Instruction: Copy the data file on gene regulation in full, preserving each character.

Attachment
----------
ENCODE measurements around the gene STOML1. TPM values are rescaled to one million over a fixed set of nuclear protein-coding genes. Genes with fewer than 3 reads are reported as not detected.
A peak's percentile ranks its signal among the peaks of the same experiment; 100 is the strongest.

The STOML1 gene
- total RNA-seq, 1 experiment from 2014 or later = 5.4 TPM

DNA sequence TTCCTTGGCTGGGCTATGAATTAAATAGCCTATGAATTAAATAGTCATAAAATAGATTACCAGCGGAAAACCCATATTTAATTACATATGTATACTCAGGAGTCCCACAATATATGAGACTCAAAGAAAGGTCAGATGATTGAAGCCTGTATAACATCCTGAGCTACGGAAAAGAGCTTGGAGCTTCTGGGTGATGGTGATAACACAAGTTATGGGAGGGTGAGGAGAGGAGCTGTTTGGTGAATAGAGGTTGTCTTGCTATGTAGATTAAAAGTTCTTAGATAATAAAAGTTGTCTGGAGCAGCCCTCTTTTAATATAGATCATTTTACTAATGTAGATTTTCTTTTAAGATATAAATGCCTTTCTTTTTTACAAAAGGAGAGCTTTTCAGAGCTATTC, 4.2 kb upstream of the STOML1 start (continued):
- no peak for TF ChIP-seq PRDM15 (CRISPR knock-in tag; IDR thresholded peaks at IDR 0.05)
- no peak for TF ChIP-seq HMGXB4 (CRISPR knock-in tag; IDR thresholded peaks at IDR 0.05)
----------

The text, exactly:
ENCODE measurements around the gene STOML1. TPM values are rescaled to one million over a fixed set of nuclear protein-coding genes. Genes with fewer than 3 reads are reported as not detected.
A peak's percentile ranks its signal among the peaks of the same experiment; 100 is the strongest.

The STOML1 gene
- total RNA-seq, 1 experiment from 2014 or later = 5.4 TPM

DNA sequence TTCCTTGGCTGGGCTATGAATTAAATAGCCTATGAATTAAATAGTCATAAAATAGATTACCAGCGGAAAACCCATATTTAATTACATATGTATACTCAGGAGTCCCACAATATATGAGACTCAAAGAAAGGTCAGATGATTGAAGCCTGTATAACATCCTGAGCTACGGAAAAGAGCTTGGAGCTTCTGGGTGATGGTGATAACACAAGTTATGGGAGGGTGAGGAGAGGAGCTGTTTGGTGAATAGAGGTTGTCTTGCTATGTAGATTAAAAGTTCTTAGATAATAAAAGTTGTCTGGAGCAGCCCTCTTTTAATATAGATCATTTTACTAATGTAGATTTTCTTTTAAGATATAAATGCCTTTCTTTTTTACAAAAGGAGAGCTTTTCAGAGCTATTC, 4.2 kb upstream of the STOML1 start (continued):
- no peak for TF ChIP-seq PRDM15 (CRISPR knock-in tag; IDR thresholded peaks at IDR 0.05)
- no peak for TF ChIP-seq HMGXB4 (CRISPR knock-in tag; IDR thresholded peaks at IDR 0.05)